Town of Brewster, Massachusetts

Water Enterprise

Section II - Public Works: 4501 Water Enterprise

Mission Statement

The Water Department’s finances are managed as an enterprise fund. Accounting for the revenues and expenditures of the Water Department separately from the general fund allows the Town to effectively identify the operation’s true service delivery costs—direct, indirect, and capital — and set user fees at a level sufficient to recover them. Revenues in excess of estimated water receipts or unspent water appropriations closeout to a water surplus account at the fiscal year end. Water surplus must first be applied to indirect costs and then may be appropriated to fund water-related general and capital expenses or to reduce water rates. Under this accounting, the Town may reserve the Water Department’s generated surplus (referred to as retained earnings or special revenue fund reserve balances).

The Water Department consists of 9 field staff and 3 office. There are 135 miles of water main with 7,421 service connections to residential and commercial structures, 1,184 fire hydrants and 2,343 gate valves. Domestic and fire protection is maintained by two storage tanks with a joint capacity of 5 million gallons. The water is supplied by 5 wells and treated at 4 treatment facilities. Brewster Water Department produces approximately a half a billion gallons of water annually and has received numerous awards for the quality of the water and excellence in compliance.

The Brewster Water Department provides customers with safe, high quality drinking water that meets or exceeds U.S. Environmental Protection Agency (EPA) and Massachusetts Department of Environmental Protection (MassDEP) drinking water standards. The Department manages the physical infrastructure of the system including water mains, wells, and pumping stations.

The Water Commissioners are responsible for ensuring drinking water standards are met and that system revenue covers operations, debt service, and reserves. They are appointed by the Select Board.

The Water Superintendent is the professional municipal water supply manager who leads the day to day activities of the Water Department.

Accomplishments for FY2022

  • Generator Project was put out to bid, construction funds were appropriated, and the project is currently in the construction phase. Most of the site work is complete, with generators expected to arrive in September of 2022.
  • Great Fields Water Main project is complete. Water Department staff installed 3,000 feet of 8” water main resulting in approximately $300,000 in saving to the Town when compared to being installed by a private contractor.
  • The 1st hydration station was installed at the White Caps Field. Additional stations have been purchased and are anticipated to be installed as time permits.
  • Hydraulic Model was completed allowing the Town to evaluate existing infrastructure that may be impacted by climate change, such as sea rise.
  • A Risk and Resiliency Study was completed and utilized to update the existing Emergency Response Plan. Both of these studies/plans were mandated by the EPA and will be evaluated annually.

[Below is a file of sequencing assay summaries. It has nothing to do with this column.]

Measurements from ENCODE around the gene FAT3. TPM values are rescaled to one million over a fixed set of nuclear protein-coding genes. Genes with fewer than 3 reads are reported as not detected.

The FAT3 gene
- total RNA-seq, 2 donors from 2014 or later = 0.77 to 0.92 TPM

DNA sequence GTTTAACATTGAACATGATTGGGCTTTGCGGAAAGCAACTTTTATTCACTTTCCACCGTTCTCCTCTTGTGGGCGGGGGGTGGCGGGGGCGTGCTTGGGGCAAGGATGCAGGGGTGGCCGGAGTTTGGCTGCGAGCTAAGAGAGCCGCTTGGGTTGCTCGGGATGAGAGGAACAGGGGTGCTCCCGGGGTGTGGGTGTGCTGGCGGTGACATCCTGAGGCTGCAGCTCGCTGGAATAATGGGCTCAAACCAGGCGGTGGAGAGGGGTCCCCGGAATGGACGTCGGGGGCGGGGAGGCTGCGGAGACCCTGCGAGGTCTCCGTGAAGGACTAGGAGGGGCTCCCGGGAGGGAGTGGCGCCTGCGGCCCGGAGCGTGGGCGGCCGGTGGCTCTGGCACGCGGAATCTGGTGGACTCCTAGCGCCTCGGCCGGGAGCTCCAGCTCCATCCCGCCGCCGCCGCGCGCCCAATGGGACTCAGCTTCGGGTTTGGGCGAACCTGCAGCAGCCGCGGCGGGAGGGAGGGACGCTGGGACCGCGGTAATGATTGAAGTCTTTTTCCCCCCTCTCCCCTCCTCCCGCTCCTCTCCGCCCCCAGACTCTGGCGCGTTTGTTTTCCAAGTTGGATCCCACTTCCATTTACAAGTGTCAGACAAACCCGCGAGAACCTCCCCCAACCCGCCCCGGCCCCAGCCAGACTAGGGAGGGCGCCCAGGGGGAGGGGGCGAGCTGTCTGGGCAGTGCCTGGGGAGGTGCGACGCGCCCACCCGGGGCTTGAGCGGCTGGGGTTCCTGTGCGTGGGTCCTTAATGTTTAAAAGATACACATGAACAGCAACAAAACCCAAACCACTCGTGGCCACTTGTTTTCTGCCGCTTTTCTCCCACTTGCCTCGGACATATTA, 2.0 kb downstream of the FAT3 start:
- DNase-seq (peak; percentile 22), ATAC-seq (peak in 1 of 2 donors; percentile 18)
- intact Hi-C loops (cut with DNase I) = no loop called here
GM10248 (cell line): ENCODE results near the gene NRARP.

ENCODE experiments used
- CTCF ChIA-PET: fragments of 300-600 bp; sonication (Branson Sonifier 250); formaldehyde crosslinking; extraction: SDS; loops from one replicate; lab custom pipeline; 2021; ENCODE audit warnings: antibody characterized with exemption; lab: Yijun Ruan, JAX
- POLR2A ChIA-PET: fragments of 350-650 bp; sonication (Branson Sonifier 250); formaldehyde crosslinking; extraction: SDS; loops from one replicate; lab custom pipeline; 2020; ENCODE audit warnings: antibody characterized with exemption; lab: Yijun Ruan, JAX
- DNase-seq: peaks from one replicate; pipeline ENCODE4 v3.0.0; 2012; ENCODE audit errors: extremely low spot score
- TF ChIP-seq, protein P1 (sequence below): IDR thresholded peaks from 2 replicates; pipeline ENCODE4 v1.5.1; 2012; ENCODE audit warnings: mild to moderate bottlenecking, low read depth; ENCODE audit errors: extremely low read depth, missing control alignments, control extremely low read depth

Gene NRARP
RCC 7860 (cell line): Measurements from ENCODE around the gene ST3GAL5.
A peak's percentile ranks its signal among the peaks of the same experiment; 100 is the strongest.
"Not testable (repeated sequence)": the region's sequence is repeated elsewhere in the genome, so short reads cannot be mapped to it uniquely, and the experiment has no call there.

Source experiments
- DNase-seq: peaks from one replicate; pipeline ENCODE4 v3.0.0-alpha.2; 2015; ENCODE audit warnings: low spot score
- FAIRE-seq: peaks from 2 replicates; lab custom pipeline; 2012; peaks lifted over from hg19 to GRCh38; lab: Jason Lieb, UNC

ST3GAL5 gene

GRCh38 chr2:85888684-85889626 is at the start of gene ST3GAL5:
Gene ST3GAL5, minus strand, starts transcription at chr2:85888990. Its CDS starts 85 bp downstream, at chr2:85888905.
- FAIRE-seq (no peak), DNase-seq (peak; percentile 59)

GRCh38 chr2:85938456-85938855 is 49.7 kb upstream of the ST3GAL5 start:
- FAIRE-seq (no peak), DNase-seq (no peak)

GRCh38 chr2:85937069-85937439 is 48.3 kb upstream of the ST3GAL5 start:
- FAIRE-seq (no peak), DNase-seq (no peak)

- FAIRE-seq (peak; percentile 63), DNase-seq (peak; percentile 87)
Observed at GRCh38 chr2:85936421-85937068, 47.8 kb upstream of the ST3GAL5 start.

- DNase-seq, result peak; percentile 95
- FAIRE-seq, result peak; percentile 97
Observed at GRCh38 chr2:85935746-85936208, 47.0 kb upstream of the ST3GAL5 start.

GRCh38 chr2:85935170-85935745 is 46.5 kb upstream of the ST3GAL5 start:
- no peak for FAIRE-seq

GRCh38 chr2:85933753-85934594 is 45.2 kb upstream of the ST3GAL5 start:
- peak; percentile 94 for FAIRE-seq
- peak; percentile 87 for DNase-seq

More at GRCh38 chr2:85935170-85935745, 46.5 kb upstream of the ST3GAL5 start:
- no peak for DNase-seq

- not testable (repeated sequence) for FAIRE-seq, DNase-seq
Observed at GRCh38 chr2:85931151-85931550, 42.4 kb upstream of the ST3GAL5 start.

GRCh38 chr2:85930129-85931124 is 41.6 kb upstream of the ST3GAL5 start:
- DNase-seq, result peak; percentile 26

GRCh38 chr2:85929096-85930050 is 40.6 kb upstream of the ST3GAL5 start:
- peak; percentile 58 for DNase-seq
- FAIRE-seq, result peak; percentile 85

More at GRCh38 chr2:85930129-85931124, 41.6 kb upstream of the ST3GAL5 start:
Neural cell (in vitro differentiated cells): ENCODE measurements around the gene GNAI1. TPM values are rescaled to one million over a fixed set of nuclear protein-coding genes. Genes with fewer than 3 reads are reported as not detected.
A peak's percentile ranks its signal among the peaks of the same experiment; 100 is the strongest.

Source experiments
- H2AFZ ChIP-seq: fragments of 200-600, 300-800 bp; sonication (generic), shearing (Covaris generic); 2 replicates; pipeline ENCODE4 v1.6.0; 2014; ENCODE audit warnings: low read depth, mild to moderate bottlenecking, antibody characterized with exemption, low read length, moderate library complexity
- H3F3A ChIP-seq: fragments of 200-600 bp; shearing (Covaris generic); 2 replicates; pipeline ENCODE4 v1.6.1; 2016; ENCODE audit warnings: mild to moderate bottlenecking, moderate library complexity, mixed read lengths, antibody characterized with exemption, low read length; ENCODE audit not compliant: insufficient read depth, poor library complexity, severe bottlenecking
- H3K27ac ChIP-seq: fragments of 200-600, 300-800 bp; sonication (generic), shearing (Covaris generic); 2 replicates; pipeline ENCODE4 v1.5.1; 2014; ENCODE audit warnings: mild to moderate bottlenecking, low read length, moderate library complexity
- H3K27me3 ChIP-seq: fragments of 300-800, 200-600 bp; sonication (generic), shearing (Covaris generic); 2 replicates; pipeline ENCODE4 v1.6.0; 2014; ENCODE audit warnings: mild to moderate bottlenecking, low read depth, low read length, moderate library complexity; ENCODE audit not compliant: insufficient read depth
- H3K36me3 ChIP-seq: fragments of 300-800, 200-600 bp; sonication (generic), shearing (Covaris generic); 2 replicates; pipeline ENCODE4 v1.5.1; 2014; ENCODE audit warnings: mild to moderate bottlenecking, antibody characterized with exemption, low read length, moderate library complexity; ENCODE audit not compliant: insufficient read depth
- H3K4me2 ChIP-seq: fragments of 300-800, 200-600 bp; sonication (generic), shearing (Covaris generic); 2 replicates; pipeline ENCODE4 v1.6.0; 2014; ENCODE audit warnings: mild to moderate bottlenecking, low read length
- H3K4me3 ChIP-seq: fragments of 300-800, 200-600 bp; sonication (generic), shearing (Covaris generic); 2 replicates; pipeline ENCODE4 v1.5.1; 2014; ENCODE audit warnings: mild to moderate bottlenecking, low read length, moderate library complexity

• A new billing system was implemented to improve the reconciliation between the Water Department and the Accounting Department.

Goals & Initiatives for FY2023

  • Complete the Generator Project.
  • Install water main on Red Top Road (similar project to Great Fields).
  • Continue installing hydration stations in select locations in town.
  • Continue local and regional safety training. Create Standard Operating Procedures for daily work performed that incorporates the appropriate implementation of safety practices. This will be an ongoing initiative requiring annual updates of progress.
  • Determine overall scope of the Master Plan update.

Budget Highlights

  • The budget represents a $56,081 (2.03%) increase over the FY22 budget.
  • Personnel Services increase includes contractual increases and the implementation of the Compensation & Class Study.
  • There is an increase of $6,500 for chemical purchases, as the cost is expected to increase in FY23.
  • There is an increase of $23,000 for electricity, as the cost is expected to increase in FY23 by 6%.
  • There is a decrease of $6,000 for environmental monitoring, based on the anticipated sampling that will be required in FY23.
  • There is an increase of $2,000 for meeting expenses, as these funds are being transferred from Lodging, Meals, Mileage and In-State Travel, all which are intended to be eliminated as a line item.
  • There is a decrease of $5,000 for professional services, based on previous fiscal year trends and the current fiscal year status.
  • There is a decrease of $12,000 for supplies, as these funds are being transferred to Repair and Maintenance Equipment and Repair and Maintenance Building.
  • There is a decrease of $10,000 for tools and equipment, based on previous fiscal year trends and the current fiscal year status.
  • There is a decrease of $3,000 for utility expenses for propane and natural gas - this is based on previous fiscal year trends and the current fiscal year status.
  • There is a decrease of $1,000 for vehicle maintenance, based on previous fiscal year trends and the current fiscal year status.
  • The Water Department is an Enterprise Fund and carries its' portion of property, liability & workers compensation insurance, health insurance, OPEB, pension and debt payments.
  • Indirects were increased this year based on updated percentages and actual expenses.

Supplemental Information